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PostPosted: Sat Oct 05, 2013 6:46 pm    Post subject: (ECTRIMS)Neighborhood socioeconomic status & MS... Reply with quote

Presented at the annual ECTRIMS conference in Copenhagen, October 2-5, 2013:

Quote:
Epidemiology

Thursday, October 03, 2013, 15:45 - 17:00

Neighbourhood socioeconomic status and multiple sclerosis: the impact of area level deprivation on multiple sclerosis risk frequency and disease progression

P. Moore, K.E. Harding, M. Wardle, T. Pickersgill, N.P. Robertson (Liverpool, Cardiff, GB)

Objectives:

This study investigated possible associations between neighbourhood socioeconomic status (SES) measured by area level deprivation and MS risk frequency and disease progression.

Methods:

The study area comprised a population of 1.32 million people in South East Wales, UK. Neighbourhood SES was determined using the Welsh Index of Multiple Deprivations (WIMD). Small geographical areas (LSOAs) encompassing approximately 1500 people are assessed on multiple socioeconomic indicators that are combined and areas are rank ordered from least to most deprived. LSOAs for the study area were rank ordered according to deprivation level and divided into 3 equal sized groups representing low, medium and high SES.

MS patients were allocated to SES groups using address data. MS risk frequency was determined by the number of current MS cases per population in the 3 SES groups.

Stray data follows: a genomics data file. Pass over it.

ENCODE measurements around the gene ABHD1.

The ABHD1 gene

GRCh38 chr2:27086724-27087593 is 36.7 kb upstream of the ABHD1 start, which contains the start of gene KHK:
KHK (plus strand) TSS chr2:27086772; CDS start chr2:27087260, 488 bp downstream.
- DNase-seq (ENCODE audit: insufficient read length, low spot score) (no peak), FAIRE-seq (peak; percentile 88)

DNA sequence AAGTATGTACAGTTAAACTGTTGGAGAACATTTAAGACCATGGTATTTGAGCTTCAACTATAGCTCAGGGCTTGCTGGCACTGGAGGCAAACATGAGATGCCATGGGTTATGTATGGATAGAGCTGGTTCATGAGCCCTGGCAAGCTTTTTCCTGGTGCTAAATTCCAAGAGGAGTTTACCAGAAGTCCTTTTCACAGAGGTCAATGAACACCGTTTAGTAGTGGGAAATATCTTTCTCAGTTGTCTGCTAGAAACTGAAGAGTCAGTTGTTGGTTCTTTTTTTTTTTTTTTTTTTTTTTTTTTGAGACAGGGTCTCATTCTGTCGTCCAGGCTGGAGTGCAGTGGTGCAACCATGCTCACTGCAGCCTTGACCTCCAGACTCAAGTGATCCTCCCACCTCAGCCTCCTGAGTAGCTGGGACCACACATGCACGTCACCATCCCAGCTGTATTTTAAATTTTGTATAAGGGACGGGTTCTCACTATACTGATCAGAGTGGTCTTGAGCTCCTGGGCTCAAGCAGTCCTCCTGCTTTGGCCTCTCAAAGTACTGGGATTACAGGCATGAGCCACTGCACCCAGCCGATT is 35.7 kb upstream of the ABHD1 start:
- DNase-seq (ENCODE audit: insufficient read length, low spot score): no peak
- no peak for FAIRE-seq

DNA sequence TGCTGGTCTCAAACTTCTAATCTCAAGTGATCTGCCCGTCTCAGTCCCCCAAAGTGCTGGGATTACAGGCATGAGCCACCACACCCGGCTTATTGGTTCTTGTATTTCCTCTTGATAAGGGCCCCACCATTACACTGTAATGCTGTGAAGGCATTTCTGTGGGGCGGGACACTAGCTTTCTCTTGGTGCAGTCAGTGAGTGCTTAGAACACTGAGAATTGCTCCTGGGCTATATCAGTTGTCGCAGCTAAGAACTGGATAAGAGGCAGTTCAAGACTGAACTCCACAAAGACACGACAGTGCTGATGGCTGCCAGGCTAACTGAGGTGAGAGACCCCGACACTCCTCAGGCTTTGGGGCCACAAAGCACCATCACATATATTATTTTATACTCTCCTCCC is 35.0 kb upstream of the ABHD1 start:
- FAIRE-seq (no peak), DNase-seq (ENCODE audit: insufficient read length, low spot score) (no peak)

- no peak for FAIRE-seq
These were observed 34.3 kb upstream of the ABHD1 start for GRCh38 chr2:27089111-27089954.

Disability progression was determined by time taken to reach key disability milestones.

Results:

1489 MS patients were alive and resident within the geographical boundaries of the study area. The number of MS cases per 100,000 population observed in the high SES (least deprived) group was 135.9 compared to 106.5 in the medium SES group and 92.5 in the low SES (most deprived) group.

The difference in risk frequencies was highly significant (X2 = 38.75, p <0.001). Cox regression analyses were calculated to compare time to disability milestones between SES groups controlling for effects of disease duration, gender and age at onset. Median time in years to EDSS 4 (95% CI) for the high SES group was 18.0 (16.0 19.7), compared to 13.9 (12.0 15.5)(HR 1.21, 1.03-1.42, p=.02) for the medium and 13.8 (11.7 15.9)(HR 1.20, 1.02-1.42, p=.03) for the low SES group. Median time to EDSS 6 (95% CI) was 23.0 (21.0 26.5) for the high SES, compared to 18.5 (17.0 21.0)(HR 1.21, 1.01-1.46, p=.04) for the medium and 18.1 (16.0 -21.0)(HR 1.37, 1.13-1.66, p<0.01) for the low SES group.

Conclusions:

This study demonstrates the substantial significance of area level socioeconomic status in moderating MS risk and disability progression.

Our findings demonstrate that poverty, in the form of lower socioeconomic status, is associated with health inequalities in MS outcomes in terms of more rapid disease progression over time. The findings have important social, political and clinical implications including the possible role of SES in MS prognosis and the need to consider SES in therapeutic clinical trials.

__________________
P. Moore has nothing to disclose. K.E. Harding has nothing to disclose. M. Wardle has nothing to disclose. T. Pickersgill has nothing to disclose. N.P. Robertson has nothing to disclose.
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